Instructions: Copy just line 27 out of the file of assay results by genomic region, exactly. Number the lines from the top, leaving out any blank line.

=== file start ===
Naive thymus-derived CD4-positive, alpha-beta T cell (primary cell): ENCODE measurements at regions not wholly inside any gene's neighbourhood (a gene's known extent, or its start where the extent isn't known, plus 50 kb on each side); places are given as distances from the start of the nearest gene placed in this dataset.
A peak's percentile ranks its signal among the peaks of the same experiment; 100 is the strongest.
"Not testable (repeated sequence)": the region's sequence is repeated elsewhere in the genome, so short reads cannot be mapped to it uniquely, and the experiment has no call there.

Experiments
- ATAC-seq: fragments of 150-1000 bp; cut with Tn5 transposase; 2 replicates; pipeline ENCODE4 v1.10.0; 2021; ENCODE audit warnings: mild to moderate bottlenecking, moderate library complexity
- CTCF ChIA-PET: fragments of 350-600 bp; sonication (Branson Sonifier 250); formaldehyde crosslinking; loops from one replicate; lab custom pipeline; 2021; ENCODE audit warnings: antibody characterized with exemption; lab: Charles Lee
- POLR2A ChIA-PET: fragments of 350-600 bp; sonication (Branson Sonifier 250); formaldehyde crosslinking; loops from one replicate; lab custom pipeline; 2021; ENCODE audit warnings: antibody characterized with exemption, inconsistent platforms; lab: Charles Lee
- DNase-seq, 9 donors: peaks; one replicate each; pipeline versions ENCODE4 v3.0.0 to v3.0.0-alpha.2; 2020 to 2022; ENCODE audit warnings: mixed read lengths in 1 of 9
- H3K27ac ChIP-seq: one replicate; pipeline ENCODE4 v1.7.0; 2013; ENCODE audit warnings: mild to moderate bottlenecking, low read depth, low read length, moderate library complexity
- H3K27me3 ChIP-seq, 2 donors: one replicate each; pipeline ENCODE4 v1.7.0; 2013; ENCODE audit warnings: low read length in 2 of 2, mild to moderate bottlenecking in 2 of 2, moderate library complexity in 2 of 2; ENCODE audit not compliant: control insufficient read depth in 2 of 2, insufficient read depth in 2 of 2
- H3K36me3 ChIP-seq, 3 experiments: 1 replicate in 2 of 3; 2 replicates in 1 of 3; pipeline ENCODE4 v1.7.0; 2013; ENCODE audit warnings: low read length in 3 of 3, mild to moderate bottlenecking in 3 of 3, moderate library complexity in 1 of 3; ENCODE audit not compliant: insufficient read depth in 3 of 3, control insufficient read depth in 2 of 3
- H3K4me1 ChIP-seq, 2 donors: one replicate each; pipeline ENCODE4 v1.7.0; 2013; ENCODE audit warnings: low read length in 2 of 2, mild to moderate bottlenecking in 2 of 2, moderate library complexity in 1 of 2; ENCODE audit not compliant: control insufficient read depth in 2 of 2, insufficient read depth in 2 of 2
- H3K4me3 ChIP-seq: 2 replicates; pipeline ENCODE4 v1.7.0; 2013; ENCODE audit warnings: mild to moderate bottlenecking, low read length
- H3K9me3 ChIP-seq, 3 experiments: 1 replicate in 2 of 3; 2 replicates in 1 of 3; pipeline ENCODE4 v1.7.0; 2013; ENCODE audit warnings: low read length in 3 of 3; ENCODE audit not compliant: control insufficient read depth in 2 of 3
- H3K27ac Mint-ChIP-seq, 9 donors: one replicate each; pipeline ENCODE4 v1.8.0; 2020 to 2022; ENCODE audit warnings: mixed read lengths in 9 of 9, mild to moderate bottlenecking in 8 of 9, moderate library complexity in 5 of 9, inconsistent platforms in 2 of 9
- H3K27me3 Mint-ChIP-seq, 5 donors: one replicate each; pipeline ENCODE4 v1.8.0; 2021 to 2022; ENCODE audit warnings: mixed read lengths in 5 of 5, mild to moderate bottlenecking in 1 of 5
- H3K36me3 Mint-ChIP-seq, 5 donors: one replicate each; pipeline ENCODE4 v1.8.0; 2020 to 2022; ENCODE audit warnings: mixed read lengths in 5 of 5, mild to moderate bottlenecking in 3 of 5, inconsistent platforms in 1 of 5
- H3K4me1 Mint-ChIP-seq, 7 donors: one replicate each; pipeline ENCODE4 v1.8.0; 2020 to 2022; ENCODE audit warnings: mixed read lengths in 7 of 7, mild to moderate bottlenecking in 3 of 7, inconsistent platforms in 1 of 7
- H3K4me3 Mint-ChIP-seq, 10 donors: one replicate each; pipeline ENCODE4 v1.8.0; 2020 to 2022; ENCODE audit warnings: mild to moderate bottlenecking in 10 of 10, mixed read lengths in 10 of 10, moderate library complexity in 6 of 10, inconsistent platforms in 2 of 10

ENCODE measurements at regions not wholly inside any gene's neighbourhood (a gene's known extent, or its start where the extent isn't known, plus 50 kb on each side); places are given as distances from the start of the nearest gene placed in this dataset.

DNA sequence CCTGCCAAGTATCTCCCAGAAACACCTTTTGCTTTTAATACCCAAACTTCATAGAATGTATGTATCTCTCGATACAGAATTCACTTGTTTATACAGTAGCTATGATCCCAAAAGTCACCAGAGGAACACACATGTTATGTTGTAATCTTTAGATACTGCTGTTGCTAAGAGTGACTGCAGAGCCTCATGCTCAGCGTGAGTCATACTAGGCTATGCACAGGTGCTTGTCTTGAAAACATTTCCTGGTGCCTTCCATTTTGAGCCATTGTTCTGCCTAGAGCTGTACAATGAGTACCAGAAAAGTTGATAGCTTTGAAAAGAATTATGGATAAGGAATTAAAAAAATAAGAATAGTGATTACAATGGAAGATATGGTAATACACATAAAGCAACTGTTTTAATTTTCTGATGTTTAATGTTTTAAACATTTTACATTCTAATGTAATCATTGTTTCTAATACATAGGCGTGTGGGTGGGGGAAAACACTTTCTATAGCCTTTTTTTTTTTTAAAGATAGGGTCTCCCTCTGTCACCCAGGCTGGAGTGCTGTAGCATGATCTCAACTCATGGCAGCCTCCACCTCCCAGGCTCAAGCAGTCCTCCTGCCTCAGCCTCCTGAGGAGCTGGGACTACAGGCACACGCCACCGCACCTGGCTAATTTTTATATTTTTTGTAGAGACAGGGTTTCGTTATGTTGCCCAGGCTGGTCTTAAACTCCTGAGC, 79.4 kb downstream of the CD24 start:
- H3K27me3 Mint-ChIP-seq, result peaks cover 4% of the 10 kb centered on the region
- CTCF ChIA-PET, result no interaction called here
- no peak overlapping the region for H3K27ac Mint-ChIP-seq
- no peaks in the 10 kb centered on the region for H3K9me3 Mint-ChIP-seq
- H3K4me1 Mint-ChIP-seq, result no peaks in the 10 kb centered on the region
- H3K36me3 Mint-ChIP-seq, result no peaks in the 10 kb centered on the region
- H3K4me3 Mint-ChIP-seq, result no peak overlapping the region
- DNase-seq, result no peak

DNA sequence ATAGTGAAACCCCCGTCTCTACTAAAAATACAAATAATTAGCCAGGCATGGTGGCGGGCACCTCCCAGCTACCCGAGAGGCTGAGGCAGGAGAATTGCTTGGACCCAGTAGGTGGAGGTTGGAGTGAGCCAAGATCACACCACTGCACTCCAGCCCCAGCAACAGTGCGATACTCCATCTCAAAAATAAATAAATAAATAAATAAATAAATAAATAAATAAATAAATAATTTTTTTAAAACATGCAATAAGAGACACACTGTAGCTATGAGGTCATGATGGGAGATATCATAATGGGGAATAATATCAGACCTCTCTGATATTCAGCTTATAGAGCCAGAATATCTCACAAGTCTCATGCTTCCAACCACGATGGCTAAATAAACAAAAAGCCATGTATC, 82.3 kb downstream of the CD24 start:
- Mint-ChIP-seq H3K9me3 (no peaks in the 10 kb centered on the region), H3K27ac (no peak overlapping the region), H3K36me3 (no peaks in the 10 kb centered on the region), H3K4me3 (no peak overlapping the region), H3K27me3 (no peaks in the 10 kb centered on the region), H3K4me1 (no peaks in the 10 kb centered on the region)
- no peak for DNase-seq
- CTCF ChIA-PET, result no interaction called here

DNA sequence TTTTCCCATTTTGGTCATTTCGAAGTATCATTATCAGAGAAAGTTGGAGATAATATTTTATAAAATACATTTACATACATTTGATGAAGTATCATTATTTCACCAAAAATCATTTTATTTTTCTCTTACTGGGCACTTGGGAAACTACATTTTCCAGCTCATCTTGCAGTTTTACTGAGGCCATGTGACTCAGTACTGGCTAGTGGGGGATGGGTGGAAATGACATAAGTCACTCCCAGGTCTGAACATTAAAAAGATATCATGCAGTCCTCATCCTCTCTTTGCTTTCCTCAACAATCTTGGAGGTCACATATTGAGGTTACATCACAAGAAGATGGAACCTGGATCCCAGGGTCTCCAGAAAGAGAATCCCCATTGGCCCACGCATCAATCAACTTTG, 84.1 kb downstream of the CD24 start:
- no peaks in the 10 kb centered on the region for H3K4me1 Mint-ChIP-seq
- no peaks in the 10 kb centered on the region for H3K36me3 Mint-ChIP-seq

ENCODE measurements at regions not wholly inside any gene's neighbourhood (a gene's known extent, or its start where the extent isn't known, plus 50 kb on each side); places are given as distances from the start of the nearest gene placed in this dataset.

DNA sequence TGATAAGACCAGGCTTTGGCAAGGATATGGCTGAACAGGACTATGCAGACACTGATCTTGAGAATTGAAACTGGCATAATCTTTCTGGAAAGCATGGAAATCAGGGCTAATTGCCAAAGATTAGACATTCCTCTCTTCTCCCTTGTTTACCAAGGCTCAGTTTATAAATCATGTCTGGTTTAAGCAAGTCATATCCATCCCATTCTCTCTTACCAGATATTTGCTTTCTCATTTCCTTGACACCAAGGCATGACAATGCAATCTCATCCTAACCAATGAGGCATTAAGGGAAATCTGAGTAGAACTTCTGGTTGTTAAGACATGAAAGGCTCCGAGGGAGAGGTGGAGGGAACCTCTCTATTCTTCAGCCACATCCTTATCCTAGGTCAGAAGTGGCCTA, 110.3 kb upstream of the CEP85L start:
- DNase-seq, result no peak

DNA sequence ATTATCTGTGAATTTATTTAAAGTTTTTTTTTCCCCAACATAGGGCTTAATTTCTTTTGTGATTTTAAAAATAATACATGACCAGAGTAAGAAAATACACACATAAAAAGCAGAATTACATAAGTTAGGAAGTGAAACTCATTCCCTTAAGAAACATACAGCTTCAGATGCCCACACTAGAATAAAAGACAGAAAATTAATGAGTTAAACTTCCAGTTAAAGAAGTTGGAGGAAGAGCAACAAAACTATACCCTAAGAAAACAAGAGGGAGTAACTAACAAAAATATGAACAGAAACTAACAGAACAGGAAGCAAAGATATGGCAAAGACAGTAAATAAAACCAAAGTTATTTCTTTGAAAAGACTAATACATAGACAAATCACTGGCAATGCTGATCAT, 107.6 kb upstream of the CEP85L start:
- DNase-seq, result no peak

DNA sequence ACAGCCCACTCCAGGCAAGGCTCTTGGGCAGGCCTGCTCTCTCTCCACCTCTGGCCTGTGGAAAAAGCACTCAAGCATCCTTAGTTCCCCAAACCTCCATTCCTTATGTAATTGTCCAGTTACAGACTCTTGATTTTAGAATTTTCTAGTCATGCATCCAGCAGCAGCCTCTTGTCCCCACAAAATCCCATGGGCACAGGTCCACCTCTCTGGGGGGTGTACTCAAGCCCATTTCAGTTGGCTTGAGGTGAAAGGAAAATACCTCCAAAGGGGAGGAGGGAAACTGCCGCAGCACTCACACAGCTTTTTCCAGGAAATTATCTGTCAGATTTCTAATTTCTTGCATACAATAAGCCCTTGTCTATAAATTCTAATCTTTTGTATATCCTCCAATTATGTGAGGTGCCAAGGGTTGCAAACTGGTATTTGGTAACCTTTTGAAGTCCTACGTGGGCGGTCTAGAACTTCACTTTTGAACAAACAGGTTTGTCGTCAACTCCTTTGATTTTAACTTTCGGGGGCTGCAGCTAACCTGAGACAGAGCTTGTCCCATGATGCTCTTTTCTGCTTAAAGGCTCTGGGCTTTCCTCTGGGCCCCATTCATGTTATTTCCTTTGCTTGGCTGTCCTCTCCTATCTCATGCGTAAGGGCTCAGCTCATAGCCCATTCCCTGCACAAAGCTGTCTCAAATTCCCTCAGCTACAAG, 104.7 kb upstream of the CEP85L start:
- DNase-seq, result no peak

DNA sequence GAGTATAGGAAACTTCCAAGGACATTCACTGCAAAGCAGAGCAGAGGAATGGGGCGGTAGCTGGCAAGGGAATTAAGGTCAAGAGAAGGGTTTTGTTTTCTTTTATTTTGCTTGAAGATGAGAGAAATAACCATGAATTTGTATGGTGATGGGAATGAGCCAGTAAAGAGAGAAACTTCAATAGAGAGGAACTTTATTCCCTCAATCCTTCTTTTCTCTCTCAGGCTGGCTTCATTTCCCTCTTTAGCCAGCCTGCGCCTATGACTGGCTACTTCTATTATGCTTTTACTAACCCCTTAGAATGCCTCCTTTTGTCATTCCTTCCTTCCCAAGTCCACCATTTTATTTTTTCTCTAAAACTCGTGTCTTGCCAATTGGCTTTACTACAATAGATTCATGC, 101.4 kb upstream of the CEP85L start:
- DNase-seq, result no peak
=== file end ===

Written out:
- H3K36me3 Mint-ChIP-seq, result no peaks in the 10 kb centered on the region